Wilmert made the motion and the second came from Stacy Bacon, who
has been a supporter of the ordinance since the beginning.
Immediately afterward, Tom O'Donohue said he wanted to clarify for
the record, that while the council members do the work on a new
ordinance, and to that extent are the authors of it, the city
attorney prepares the legal document that is eventually voted on. He
said he wanted to make this clear because constituents have asked
about it in the past.
When the floor was opened for discussion on the ordinance, Melody
Anderson was the first one to say that she would be voting no.
Anderson said she didn't necessarily disagree with the ordinance
before them, but she was uncomfortable with passing it without a
street parking ordinance to go with it. She also noted that she had
concerns about passing something that both the city attorney and the
zoning and safety office were not happy with.
Marty Neitzel told the council she would be voting no as well.
Her concerns were that the original intent of the council was to
curtail parking of trailers, but what was happening in this
ordinance was actually giving trailer owners more options of places
Jeff Hoinacki offered a different opinion. He told the council he
would vote yes. He said the new ordinance would give trailer owners
an alternative to parking their vehicles on the street, and it was
the street-side parking that was the real problem.
O'Donohue said he would have a difficult time voting in favor of
the ordinance, especially seeing as how city attorney Blinn Bates
and safety officer John Lebegue were opposed to it.
He continued: "I say this a lot: 'What do we want Lincoln to be?'
I don't think this is what I want Lincoln to be. I don't think this
is what the citizens want Lincoln to be."
Jonie Tibbs also said she would vote no. She told the council she
felt this ordinance would open the door for more abuse. She said
that she, for one, didn't want trailers parked in the driveway next
door to her home.
David Armbrust defended the ordinance, saying maybe it wasn't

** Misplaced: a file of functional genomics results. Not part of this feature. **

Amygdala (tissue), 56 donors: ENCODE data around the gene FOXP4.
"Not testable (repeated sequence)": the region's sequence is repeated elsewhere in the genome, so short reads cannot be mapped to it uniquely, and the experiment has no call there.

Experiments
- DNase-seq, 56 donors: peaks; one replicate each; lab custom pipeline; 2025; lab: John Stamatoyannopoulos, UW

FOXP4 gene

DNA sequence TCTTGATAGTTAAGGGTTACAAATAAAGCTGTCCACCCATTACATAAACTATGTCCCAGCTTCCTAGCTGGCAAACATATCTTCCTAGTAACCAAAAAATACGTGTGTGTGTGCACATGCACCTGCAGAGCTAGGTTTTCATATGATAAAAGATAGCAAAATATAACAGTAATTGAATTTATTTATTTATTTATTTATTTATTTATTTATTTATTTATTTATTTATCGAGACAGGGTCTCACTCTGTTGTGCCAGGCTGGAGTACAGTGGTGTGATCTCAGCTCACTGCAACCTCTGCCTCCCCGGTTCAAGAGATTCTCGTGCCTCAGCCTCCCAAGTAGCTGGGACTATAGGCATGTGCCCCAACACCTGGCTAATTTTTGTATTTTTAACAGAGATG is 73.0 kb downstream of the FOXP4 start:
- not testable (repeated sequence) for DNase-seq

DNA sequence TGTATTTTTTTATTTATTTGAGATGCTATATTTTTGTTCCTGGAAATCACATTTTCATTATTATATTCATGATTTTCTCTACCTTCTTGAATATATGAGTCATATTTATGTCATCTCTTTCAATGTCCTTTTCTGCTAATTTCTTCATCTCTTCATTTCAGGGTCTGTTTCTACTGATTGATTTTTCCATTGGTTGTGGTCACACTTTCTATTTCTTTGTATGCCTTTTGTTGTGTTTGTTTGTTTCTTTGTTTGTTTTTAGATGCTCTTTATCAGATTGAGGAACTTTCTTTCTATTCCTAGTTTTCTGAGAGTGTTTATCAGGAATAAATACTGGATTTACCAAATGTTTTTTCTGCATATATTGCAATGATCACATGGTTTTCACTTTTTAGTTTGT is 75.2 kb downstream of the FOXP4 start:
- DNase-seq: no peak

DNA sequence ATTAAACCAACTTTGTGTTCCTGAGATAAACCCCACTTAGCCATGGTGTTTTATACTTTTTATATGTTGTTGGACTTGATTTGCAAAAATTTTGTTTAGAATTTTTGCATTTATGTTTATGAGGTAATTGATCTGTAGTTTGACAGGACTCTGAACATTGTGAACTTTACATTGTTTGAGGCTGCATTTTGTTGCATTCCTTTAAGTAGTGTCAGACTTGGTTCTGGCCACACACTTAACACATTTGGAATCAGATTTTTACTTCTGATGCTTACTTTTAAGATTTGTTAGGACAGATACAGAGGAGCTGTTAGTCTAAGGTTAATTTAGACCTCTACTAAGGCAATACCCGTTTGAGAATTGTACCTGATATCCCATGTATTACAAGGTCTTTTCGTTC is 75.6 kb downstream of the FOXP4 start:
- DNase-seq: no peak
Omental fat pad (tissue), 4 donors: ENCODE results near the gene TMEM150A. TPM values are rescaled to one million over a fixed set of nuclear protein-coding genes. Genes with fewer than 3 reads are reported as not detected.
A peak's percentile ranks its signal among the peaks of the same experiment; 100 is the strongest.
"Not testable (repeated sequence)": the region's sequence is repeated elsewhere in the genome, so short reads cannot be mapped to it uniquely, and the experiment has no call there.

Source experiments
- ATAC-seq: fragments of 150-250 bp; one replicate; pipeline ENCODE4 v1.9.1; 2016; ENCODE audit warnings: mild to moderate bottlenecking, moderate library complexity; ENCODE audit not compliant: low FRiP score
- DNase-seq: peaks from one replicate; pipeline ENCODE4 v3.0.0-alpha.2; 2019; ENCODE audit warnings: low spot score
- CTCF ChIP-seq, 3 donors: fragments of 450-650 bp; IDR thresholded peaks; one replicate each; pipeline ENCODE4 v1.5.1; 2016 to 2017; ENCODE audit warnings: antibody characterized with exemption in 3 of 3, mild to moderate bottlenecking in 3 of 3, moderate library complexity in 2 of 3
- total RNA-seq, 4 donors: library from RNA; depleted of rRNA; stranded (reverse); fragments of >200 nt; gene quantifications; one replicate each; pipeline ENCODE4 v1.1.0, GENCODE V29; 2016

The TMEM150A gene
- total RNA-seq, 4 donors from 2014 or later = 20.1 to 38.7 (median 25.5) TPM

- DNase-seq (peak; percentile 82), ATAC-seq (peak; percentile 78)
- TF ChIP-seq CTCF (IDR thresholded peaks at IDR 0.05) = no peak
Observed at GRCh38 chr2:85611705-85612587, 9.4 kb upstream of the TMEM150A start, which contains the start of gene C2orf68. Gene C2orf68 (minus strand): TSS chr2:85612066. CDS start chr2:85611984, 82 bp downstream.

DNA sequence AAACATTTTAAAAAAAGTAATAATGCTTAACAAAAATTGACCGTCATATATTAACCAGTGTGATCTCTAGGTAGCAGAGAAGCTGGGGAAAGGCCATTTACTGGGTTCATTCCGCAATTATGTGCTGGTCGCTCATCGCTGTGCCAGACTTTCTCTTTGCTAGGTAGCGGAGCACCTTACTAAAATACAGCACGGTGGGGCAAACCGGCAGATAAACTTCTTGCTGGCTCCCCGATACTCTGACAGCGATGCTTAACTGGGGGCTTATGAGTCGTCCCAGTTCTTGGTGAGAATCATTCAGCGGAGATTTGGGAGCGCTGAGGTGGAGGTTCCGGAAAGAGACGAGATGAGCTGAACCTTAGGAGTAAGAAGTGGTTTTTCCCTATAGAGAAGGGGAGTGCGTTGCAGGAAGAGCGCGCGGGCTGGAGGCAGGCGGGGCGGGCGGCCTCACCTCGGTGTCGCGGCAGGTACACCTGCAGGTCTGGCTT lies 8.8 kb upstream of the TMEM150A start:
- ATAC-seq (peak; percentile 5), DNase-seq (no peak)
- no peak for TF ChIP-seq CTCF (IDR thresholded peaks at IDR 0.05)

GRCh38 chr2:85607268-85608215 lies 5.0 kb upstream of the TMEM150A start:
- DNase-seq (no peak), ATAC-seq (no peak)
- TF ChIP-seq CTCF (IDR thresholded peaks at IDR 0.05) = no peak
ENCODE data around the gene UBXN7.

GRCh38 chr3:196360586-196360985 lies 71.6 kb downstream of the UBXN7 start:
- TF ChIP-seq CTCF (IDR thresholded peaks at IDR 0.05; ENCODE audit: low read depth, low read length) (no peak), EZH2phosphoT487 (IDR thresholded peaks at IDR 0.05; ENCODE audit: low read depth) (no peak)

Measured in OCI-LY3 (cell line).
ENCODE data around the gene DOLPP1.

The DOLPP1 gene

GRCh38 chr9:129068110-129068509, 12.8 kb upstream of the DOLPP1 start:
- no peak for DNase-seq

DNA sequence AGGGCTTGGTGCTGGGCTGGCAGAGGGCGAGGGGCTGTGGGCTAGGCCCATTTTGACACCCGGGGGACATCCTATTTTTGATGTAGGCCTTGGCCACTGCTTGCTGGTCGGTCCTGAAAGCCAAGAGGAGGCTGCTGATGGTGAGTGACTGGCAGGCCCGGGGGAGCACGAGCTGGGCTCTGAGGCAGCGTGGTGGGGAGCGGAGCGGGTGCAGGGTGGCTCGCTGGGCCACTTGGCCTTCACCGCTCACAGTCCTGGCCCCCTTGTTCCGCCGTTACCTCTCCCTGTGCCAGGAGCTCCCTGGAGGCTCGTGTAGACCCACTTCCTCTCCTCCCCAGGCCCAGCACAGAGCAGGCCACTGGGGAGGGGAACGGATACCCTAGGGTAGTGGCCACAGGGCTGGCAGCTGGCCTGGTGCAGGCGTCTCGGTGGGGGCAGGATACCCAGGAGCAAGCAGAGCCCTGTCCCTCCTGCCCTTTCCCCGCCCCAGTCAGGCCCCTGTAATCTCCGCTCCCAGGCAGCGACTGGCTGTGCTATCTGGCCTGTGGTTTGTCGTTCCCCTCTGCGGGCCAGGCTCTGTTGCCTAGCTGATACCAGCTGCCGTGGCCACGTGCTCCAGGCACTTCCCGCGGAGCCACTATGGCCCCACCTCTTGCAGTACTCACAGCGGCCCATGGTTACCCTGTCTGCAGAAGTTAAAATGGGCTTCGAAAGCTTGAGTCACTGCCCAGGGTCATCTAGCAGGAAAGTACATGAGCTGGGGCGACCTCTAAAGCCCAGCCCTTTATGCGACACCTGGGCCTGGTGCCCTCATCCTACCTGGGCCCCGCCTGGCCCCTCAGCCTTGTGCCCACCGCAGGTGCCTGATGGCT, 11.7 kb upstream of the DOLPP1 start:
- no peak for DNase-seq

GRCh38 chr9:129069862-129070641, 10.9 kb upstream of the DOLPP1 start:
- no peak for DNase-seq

perfect, but he reminded everyone there was a sunset clause, so if
it didn't work, the ordinance could be reversed.
Wilmert addressed some of the objections, saying first that the
original intent was not to curtail, as Neitzel had mentioned. He
reminded the group that it was Darren Coffey who came to the council
asking them to relax the 72-hour law for street-side parking.
Wilmert also talked about the pairing of two ordinances. He said
that at first the ordinance was to be done in two parts, but there
had been a consensus of the council to get the driveway parking
ordinance passed before they "tightened the screws" on the
street-side parking problem.
Wilmert said he had addressed every concern of the council during
the writing of the ordinance, and it was reflected in the final
O'Donohue agreed that the council had gone along with doing two
ordinances, but he had always believed it was their intent to pass
them at the same time.
[to top of second column]
Kathy Horn spoke up, saying first that she appreciated Wilmert's
work on the ordinance and that it had ended up being quite a can of
worms. She then asked if perhaps the ordinance on the floor now
should be tabled until the ordinance on street-side parking is
written and ready to be voted upon.
Sue McLaughlin, city administrator, liked the idea of tabling the
motion. She told the council that in looking at the ordinance, there
were a lot of ways to tweak it and make it better.
Mayor Keith Snyder asked if Lebegue or Bates had any comments.
Lebegue said he thought he had made himself clear on the issue in
the past. He said this ordinance will create more visual clutter in
the neighborhoods, and most progressive communities wouldn't allow
something like this. He added that front yards are the most visible
part of the property. He reminded the council that they need to ask
themselves what they really want the impact to be.
Lebegue brought up attracting new business, saying street appeal
is very important. "When businesses are looking to move to a
community, they drive through and see what it looks like. And this
would have a negative impact," he said. He also added that he felt
there were indeed those who would pave their entire front yard and
fill it with trailers.
Bates spoke quite clearly on the matter, saying, "This is a bad
idea, folks." He continued by saying that the safety office and the
law office have worked diligently to try to clean up the town, and
this was a step backward.
Wilmert again offered some clarification, saying it was never
intended that people would be permitted to pave or gravel their
entire yard. He said in the unlikely event that it would happen, it
could be addressed in some other way.
Holding his ground, Wilmert said he didn't want to table the
motion; he wanted to see this ordinance go forward. "At some point
you have to let this go through and be finished," he said.
When the vote was called for, Armbrust, Bacon, Hoinacki and
Wilmert voted in favor of passing; Anderson, Bruce Carmitchel, Horn,
Neitzel, O'Donohue and Tibbs all voted against; and the motion
No further discussion took place regarding this on Monday night.
It is not known at this time what the next step may be.
[By NILA SMITH]